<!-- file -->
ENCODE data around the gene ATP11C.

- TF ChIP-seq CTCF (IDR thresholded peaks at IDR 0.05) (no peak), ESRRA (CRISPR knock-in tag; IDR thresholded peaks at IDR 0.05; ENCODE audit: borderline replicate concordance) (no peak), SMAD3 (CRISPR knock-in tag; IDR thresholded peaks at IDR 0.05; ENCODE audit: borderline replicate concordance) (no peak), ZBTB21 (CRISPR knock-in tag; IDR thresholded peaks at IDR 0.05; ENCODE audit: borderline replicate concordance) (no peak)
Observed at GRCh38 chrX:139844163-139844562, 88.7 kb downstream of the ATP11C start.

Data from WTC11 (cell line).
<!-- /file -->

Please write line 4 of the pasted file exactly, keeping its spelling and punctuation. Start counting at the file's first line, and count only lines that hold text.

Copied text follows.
Data from WTC11 (cell line).